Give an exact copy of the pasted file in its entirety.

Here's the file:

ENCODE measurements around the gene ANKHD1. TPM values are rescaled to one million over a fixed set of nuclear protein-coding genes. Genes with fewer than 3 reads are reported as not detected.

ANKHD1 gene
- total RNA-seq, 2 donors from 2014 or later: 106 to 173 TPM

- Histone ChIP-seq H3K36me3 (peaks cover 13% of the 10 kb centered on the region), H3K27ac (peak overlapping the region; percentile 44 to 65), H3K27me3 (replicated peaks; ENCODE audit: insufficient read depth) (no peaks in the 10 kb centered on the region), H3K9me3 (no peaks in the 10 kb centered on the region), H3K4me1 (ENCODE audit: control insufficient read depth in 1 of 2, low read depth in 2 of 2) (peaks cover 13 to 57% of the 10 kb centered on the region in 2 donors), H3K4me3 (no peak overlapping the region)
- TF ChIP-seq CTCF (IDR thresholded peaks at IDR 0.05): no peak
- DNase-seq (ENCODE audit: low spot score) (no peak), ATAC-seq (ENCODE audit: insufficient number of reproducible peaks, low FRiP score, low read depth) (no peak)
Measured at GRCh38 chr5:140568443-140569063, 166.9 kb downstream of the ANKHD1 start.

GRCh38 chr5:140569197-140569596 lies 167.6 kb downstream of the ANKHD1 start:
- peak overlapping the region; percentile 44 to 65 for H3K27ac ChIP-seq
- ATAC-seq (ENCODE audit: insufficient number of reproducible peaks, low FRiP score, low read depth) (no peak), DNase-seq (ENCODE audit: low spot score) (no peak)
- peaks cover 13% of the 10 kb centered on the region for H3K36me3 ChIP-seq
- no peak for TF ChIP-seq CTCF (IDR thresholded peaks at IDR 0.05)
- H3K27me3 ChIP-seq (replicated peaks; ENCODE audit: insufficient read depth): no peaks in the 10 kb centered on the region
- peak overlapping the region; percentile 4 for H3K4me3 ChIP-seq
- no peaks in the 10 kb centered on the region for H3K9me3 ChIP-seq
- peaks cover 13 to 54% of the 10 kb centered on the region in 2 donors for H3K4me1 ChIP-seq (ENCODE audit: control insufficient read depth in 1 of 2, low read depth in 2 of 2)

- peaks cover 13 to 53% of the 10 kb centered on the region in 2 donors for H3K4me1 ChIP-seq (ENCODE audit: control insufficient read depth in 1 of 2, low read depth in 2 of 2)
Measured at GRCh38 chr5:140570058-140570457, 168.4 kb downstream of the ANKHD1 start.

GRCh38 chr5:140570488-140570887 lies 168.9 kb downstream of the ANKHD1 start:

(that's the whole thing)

ENCODE measurements around the gene ANKHD1. TPM values are rescaled to one million over a fixed set of nuclear protein-coding genes. Genes with fewer than 3 reads are reported as not detected.

ANKHD1 gene
- total RNA-seq, 2 donors from 2014 or later: 106 to 173 TPM

- Histone ChIP-seq H3K36me3 (peaks cover 13% of the 10 kb centered on the region), H3K27ac (peak overlapping the region; percentile 44 to 65), H3K27me3 (replicated peaks; ENCODE audit: insufficient read depth) (no peaks in the 10 kb centered on the region), H3K9me3 (no peaks in the 10 kb centered on the region), H3K4me1 (ENCODE audit: control insufficient read depth in 1 of 2, low read depth in 2 of 2) (peaks cover 13 to 57% of the 10 kb centered on the region in 2 donors), H3K4me3 (no peak overlapping the region)
- TF ChIP-seq CTCF (IDR thresholded peaks at IDR 0.05): no peak
- DNase-seq (ENCODE audit: low spot score) (no peak), ATAC-seq (ENCODE audit: insufficient number of reproducible peaks, low FRiP score, low read depth) (no peak)
Measured at GRCh38 chr5:140568443-140569063, 166.9 kb downstream of the ANKHD1 start.

GRCh38 chr5:140569197-140569596 lies 167.6 kb downstream of the ANKHD1 start:
- peak overlapping the region; percentile 44 to 65 for H3K27ac ChIP-seq
- ATAC-seq (ENCODE audit: insufficient number of reproducible peaks, low FRiP score, low read depth) (no peak), DNase-seq (ENCODE audit: low spot score) (no peak)
- peaks cover 13% of the 10 kb centered on the region for H3K36me3 ChIP-seq
- no peak for TF ChIP-seq CTCF (IDR thresholded peaks at IDR 0.05)
- H3K27me3 ChIP-seq (replicated peaks; ENCODE audit: insufficient read depth): no peaks in the 10 kb centered on the region
- peak overlapping the region; percentile 4 for H3K4me3 ChIP-seq
- no peaks in the 10 kb centered on the region for H3K9me3 ChIP-seq
- peaks cover 13 to 54% of the 10 kb centered on the region in 2 donors for H3K4me1 ChIP-seq (ENCODE audit: control insufficient read depth in 1 of 2, low read depth in 2 of 2)

- peaks cover 13 to 53% of the 10 kb centered on the region in 2 donors for H3K4me1 ChIP-seq (ENCODE audit: control insufficient read depth in 1 of 2, low read depth in 2 of 2)
Measured at GRCh38 chr5:140570058-140570457, 168.4 kb downstream of the ANKHD1 start.

GRCh38 chr5:140570488-140570887 lies 168.9 kb downstream of the ANKHD1 start: